I’m not sure how the conversation started…something about an uncle who likes to proselytize. I mentioned that if he ever found out I was a Pagan, I’d be the new black sheep in the family. To which, my mother said: “You are NOT a Pagan.”
“But, I am Pagan,” I said.
“No you’re not,” she replied.
I was a taken aback. I was sure my mother knew I was Pagan. We’d had conversations about witchcraft, plant and herb magic, folk traditions.
My friends, bosses and my local metaphysical community know I’m Pagan. Although I don’t talk about my spirituality with my extended family, as most of them are pastors and deacons in their churches, I had been sure my mother understood my path. It didn’t occur to me that I hadn’t been clear. And then I thought, what if I’m not clear, myself?
If you’ve read my blog for any length of time, you might have noted that it is rather eclectic. My interests are fairly all-encompassing. Myth, folklore, herbalism, witchcraft, Native American culture, gardening, farmers markets, travel, Kemet, Hoodoo, kitties, camping, seasons, celebrations, movies, yoga and chickens. Theses are just a few of the things that flicker in and out of my mind, teasing me and sending me running to read more books and try new recipes and find more blogs to subscribe to.
I was diverse at birth. Wandering and having my interest peaked all over the place is in my genes. I have Ukrainian/Roma/German blood on my mother’s side where there resides a rather colourful story about my great-grandfather the con-man/gigolo. On my father’s Scottish/Welsh/English side, there were some charming sheep-thieves and pirates in the family. Oh, sorry - they called them “privateers.” (Which is just a nice name for pirates.)
I grew up spending half of my weekends running through the woods up the hill from our home and the other half of my weekends were spent in a car, just driving wherever my father felt like taking us. We were always going somewhere or doing something. There was no room for being bored.
I took an interest in growing things when I was eleven. My grandmother was living on a large piece of land with an orchard on one portion of it and a wonderful stretch of garden on the other. I started my gardening life weeding between her rows of veggies. Back-breaking work in a garden that size, but I was hooked from that moment on.
It really shouldn’t have been a surprise for me that I would visit my pastor so many years later and tell him that I just wasn’t finding god in church. In the hills, the garden, by the river and in the eyes of my nieces and the love of my dog, yes. But not at my church.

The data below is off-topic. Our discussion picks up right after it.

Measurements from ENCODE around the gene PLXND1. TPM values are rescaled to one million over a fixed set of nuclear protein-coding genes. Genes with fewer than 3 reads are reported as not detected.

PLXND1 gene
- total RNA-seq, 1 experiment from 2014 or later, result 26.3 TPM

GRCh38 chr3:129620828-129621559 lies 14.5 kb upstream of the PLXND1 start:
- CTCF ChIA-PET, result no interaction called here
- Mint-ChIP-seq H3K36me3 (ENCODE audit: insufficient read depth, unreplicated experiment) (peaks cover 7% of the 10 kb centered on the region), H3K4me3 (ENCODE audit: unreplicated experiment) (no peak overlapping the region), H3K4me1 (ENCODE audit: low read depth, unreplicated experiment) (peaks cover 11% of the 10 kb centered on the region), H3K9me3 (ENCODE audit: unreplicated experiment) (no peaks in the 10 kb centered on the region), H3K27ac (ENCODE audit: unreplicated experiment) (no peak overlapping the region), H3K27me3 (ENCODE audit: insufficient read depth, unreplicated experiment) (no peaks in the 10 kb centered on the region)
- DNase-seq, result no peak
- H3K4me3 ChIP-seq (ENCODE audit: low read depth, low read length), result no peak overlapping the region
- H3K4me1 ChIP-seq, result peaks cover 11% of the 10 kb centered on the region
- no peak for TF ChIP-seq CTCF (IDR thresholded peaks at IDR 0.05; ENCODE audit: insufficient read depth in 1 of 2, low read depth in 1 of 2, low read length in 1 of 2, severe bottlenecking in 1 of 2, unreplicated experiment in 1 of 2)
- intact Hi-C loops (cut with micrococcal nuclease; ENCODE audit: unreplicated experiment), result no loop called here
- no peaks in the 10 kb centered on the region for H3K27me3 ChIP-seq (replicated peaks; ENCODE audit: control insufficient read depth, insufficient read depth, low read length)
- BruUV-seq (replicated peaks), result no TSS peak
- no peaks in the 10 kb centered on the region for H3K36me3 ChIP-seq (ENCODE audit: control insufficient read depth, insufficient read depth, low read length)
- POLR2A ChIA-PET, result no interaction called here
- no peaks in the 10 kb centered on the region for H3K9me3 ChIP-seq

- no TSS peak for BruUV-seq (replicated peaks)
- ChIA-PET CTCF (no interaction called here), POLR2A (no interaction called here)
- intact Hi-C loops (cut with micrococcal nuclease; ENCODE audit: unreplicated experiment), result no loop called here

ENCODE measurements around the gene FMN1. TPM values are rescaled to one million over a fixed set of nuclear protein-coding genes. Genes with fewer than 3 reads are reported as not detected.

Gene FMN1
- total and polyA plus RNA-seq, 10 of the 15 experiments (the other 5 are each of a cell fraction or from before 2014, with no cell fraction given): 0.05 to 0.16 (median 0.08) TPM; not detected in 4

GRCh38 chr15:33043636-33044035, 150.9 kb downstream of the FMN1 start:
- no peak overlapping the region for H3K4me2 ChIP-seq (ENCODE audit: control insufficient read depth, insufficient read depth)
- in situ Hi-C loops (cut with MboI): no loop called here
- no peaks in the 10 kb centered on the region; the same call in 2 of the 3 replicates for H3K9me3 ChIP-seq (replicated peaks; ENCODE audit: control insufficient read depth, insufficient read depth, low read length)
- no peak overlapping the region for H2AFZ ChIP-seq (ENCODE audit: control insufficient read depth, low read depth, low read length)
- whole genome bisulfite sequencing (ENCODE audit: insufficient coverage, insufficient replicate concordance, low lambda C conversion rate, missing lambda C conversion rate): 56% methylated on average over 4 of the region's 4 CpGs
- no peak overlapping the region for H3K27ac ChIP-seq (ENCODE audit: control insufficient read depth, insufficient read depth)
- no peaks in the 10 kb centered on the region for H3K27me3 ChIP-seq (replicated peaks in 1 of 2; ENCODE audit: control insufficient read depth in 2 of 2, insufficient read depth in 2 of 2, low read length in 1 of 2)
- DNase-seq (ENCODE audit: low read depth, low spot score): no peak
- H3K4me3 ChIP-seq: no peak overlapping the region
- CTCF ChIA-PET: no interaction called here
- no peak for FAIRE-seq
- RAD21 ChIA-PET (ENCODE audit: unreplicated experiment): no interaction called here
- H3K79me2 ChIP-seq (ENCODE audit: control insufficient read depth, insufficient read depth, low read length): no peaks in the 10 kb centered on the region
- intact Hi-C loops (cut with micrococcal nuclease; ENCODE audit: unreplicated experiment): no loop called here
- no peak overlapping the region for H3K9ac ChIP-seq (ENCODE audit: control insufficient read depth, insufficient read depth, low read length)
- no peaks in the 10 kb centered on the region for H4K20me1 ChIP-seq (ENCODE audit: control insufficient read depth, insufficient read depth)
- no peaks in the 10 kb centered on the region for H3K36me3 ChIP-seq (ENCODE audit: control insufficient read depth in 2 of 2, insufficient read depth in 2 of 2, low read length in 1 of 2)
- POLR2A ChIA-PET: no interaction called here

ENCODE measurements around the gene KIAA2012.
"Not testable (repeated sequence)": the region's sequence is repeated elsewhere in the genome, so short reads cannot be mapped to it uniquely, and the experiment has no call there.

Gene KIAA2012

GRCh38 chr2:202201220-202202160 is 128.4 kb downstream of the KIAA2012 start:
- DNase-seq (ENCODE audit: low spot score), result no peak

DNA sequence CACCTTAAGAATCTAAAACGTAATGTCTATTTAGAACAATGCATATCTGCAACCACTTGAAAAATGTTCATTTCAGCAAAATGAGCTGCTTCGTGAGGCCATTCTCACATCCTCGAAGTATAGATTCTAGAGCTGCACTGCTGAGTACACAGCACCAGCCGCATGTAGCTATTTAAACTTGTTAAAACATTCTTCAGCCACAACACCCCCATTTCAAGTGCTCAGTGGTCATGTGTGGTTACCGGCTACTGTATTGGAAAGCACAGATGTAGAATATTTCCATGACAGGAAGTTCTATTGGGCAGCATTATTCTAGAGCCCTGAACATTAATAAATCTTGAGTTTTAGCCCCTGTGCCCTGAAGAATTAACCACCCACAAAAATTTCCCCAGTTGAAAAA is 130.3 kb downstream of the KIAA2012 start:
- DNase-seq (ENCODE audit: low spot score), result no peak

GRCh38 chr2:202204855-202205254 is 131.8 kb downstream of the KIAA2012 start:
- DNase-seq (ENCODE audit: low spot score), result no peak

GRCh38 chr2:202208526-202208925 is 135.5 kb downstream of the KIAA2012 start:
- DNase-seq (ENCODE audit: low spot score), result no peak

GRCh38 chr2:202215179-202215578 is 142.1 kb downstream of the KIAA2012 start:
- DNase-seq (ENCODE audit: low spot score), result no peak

“Perhaps your church isn’t a building,” he said. And that statement changed my life.
I’m sure he didn’t mean for me to leave Christianity all together. And yet…
I left the church fairly quickly after that - ten years ago now - but it would be a couple years before I figured out where I was headed.
I think I’m still figuring it out. I use the word “Pagan” because it ties me to a certain community of belief systems that resonate with me. But the word doesn’t necessarily feel right all the time. Same with the word “witch” - it conjures a certain feeling, but to some that feeling is wisdom or comfort and to some that feeling is fear. Part of the problem is, I’ve always shunned labels. I’m having a hard time finding one that fits me now.
The word “eclectic” is a dirty word in Paganism. It’s indicative of someone who picks and chooses belief systems, gods and practices with no regard to cultural propriety. But what about those of us who have a genuine interest in many different subjects, societies and crafts? I took two years of fairly structured Wicca training and enjoyed it, but it was very difficult for me to train myself to forget the more free-flowing way I practiced, and focus on a more rigid approach. Now I’m back in the dirt and the rocks and the green and touching and tasting everything with little regard to structure.
I like the word “liminal.” It speaks of a threshold. And I feel this way. And this word feels good. But how long can you be on a threshold before you must go through it one way or the other. I’d like to be a Liminalist (which is not a word - except that I just made it one.) But again - how long could you be a Liminalist before you would have to move? You cannot always stay ‘in-between,’ can you? And yet… I’ve always felt ‘in-between.’ I think that is part of what draws people to Paganism. Feeling like they don’t quite fit in the other places. Not quite here. Or there.
So here I am, wondering how right my poor mother is. My beliefs have not changed. This is not a dark night of the soul. But I do believe a large part of her struggle today was with the word “Pagan.” And I think I may have to do something about that, because I’m struggling with it a little too. It’s an easy word to use inside our own community, but does it really paint an accurate picture of who I am and how I practice outside the coven/online groups/conventions and festivals? I don’t know.
I’ll ponder a while in this liminal space. And when it’s time to cross that threshold, I will.